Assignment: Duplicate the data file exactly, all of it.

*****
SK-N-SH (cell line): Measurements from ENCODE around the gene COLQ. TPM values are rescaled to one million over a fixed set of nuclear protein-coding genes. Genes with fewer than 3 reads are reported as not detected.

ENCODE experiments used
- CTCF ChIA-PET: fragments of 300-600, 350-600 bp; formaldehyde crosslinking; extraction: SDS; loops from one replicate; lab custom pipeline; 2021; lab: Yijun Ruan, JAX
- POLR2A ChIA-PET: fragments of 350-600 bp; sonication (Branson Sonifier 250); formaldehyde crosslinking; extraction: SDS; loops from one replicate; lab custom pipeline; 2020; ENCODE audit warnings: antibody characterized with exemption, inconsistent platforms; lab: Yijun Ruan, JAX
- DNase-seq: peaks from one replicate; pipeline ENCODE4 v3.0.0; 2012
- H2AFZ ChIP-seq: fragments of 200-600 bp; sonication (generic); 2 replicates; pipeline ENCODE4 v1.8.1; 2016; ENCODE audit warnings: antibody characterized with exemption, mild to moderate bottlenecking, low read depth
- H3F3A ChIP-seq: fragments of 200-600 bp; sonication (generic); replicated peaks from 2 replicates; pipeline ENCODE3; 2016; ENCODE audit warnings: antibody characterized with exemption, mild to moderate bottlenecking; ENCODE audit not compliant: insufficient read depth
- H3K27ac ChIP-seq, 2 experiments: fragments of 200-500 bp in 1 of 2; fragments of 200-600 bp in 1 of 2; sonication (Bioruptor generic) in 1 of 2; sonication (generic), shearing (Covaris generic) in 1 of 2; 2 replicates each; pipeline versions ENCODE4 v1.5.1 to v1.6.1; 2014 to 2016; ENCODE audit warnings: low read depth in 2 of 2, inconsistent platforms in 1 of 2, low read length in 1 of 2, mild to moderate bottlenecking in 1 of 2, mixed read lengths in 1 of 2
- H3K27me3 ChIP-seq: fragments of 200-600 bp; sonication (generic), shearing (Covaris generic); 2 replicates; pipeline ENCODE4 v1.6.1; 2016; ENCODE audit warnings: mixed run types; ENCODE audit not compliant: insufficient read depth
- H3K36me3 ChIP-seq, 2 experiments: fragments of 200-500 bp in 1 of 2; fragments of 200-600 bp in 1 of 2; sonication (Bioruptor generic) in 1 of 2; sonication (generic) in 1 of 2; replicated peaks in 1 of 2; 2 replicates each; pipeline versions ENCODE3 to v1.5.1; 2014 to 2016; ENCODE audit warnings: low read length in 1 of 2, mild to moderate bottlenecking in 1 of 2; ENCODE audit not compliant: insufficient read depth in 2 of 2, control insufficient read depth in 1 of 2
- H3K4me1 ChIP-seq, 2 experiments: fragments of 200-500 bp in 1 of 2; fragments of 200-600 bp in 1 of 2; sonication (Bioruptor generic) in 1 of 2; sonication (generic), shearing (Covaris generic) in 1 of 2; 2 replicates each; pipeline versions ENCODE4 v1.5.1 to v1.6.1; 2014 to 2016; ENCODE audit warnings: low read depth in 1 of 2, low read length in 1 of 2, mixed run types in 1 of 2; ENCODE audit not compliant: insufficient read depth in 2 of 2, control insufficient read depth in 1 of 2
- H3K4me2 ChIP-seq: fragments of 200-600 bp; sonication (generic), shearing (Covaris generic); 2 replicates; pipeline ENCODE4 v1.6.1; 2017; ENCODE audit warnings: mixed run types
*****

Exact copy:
SK-N-SH (cell line): Measurements from ENCODE around the gene COLQ. TPM values are rescaled to one million over a fixed set of nuclear protein-coding genes. Genes with fewer than 3 reads are reported as not detected.

ENCODE experiments used
- CTCF ChIA-PET: fragments of 300-600, 350-600 bp; formaldehyde crosslinking; extraction: SDS; loops from one replicate; lab custom pipeline; 2021; lab: Yijun Ruan, JAX
- POLR2A ChIA-PET: fragments of 350-600 bp; sonication (Branson Sonifier 250); formaldehyde crosslinking; extraction: SDS; loops from one replicate; lab custom pipeline; 2020; ENCODE audit warnings: antibody characterized with exemption, inconsistent platforms; lab: Yijun Ruan, JAX
- DNase-seq: peaks from one replicate; pipeline ENCODE4 v3.0.0; 2012
- H2AFZ ChIP-seq: fragments of 200-600 bp; sonication (generic); 2 replicates; pipeline ENCODE4 v1.8.1; 2016; ENCODE audit warnings: antibody characterized with exemption, mild to moderate bottlenecking, low read depth
- H3F3A ChIP-seq: fragments of 200-600 bp; sonication (generic); replicated peaks from 2 replicates; pipeline ENCODE3; 2016; ENCODE audit warnings: antibody characterized with exemption, mild to moderate bottlenecking; ENCODE audit not compliant: insufficient read depth
- H3K27ac ChIP-seq, 2 experiments: fragments of 200-500 bp in 1 of 2; fragments of 200-600 bp in 1 of 2; sonication (Bioruptor generic) in 1 of 2; sonication (generic), shearing (Covaris generic) in 1 of 2; 2 replicates each; pipeline versions ENCODE4 v1.5.1 to v1.6.1; 2014 to 2016; ENCODE audit warnings: low read depth in 2 of 2, inconsistent platforms in 1 of 2, low read length in 1 of 2, mild to moderate bottlenecking in 1 of 2, mixed read lengths in 1 of 2
- H3K27me3 ChIP-seq: fragments of 200-600 bp; sonication (generic), shearing (Covaris generic); 2 replicates; pipeline ENCODE4 v1.6.1; 2016; ENCODE audit warnings: mixed run types; ENCODE audit not compliant: insufficient read depth
- H3K36me3 ChIP-seq, 2 experiments: fragments of 200-500 bp in 1 of 2; fragments of 200-600 bp in 1 of 2; sonication (Bioruptor generic) in 1 of 2; sonication (generic) in 1 of 2; replicated peaks in 1 of 2; 2 replicates each; pipeline versions ENCODE3 to v1.5.1; 2014 to 2016; ENCODE audit warnings: low read length in 1 of 2, mild to moderate bottlenecking in 1 of 2; ENCODE audit not compliant: insufficient read depth in 2 of 2, control insufficient read depth in 1 of 2
- H3K4me1 ChIP-seq, 2 experiments: fragments of 200-500 bp in 1 of 2; fragments of 200-600 bp in 1 of 2; sonication (Bioruptor generic) in 1 of 2; sonication (generic), shearing (Covaris generic) in 1 of 2; 2 replicates each; pipeline versions ENCODE4 v1.5.1 to v1.6.1; 2014 to 2016; ENCODE audit warnings: low read depth in 1 of 2, low read length in 1 of 2, mixed run types in 1 of 2; ENCODE audit not compliant: insufficient read depth in 2 of 2, control insufficient read depth in 1 of 2
- H3K4me2 ChIP-seq: fragments of 200-600 bp; sonication (generic), shearing (Covaris generic); 2 replicates; pipeline ENCODE4 v1.6.1; 2017; ENCODE audit warnings: mixed run types